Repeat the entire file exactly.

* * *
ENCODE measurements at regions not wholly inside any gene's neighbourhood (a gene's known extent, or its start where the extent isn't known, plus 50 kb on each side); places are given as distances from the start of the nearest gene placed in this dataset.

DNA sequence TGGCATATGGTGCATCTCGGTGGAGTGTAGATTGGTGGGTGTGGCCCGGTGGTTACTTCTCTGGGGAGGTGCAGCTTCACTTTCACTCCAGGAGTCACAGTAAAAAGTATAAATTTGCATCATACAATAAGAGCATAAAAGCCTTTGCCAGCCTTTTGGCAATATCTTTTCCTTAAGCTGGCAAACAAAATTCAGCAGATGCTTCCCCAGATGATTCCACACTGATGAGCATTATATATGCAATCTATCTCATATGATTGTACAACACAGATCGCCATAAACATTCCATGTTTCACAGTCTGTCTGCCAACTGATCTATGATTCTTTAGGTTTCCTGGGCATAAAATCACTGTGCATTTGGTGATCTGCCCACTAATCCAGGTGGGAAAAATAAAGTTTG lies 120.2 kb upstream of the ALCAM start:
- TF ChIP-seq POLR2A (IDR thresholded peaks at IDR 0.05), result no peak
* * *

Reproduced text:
ENCODE measurements at regions not wholly inside any gene's neighbourhood (a gene's known extent, or its start where the extent isn't known, plus 50 kb on each side); places are given as distances from the start of the nearest gene placed in this dataset.

DNA sequence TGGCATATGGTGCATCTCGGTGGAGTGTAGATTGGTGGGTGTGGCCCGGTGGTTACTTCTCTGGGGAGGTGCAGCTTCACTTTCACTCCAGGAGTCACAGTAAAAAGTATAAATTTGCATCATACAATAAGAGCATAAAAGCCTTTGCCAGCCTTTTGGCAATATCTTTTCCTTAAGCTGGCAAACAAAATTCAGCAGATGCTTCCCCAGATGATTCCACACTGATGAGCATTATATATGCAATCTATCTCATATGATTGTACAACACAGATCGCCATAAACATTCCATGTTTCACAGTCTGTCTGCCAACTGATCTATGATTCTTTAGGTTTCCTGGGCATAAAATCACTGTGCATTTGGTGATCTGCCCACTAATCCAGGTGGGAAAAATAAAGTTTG lies 120.2 kb upstream of the ALCAM start:
- TF ChIP-seq POLR2A (IDR thresholded peaks at IDR 0.05), result no peak